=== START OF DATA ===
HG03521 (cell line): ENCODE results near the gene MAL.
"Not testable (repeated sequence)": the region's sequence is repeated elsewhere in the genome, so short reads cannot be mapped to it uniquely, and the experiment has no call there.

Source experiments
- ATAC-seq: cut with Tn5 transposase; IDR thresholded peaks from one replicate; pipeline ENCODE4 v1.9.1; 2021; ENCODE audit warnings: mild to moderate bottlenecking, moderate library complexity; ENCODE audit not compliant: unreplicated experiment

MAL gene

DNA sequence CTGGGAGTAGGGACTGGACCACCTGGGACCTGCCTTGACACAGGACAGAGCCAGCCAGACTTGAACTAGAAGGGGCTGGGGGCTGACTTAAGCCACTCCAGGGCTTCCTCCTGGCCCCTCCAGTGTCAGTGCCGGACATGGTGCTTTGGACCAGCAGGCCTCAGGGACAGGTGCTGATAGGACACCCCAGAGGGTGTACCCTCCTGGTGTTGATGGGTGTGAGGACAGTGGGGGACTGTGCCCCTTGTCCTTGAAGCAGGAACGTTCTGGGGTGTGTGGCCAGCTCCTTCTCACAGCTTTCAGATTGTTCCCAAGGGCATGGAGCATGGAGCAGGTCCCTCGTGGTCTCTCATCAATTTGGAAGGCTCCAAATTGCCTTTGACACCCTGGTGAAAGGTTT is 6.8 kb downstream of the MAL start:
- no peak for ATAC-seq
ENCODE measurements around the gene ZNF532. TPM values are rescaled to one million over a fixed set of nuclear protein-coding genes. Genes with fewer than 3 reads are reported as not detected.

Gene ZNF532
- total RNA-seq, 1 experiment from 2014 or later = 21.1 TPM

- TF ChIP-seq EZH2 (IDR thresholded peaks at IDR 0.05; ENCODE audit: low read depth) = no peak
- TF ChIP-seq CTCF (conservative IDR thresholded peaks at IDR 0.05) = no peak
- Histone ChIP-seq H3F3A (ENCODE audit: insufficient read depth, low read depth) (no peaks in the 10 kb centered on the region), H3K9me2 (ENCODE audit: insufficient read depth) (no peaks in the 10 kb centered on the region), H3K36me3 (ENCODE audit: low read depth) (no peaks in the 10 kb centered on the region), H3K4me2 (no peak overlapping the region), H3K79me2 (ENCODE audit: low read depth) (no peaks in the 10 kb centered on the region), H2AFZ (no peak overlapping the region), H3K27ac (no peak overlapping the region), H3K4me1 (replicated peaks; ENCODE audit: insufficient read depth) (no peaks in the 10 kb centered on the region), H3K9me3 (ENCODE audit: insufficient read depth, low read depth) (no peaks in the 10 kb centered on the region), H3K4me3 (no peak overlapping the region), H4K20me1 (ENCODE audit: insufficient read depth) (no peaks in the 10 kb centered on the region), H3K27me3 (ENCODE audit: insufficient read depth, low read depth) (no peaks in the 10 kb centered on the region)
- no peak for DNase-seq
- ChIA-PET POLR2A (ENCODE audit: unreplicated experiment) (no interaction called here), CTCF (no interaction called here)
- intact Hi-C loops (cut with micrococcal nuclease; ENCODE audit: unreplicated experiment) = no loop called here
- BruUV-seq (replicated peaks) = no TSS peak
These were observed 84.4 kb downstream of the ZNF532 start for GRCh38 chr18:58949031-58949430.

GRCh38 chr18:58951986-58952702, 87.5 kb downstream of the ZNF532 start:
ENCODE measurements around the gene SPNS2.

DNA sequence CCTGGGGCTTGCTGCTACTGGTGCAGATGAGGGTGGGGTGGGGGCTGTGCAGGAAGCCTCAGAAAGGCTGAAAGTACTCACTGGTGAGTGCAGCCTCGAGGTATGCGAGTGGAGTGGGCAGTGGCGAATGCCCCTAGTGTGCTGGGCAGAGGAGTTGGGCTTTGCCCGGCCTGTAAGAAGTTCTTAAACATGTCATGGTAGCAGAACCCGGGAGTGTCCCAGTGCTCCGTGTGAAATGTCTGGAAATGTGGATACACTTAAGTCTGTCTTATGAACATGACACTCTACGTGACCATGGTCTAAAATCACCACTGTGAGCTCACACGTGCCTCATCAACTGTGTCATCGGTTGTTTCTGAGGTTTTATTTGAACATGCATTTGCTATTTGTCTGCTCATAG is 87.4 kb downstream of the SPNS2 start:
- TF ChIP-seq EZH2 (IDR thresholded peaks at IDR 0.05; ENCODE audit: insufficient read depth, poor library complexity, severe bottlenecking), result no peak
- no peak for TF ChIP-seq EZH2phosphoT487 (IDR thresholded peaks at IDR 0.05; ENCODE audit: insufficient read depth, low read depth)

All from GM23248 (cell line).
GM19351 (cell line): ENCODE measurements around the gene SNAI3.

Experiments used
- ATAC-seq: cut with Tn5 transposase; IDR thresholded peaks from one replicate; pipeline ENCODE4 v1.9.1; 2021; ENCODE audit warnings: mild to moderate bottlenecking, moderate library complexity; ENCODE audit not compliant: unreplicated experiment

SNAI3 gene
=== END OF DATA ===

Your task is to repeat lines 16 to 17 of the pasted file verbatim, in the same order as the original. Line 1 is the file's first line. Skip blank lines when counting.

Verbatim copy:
- intact Hi-C loops (cut with micrococcal nuclease; ENCODE audit: unreplicated experiment) = no loop called here
- BruUV-seq (replicated peaks) = no TSS peak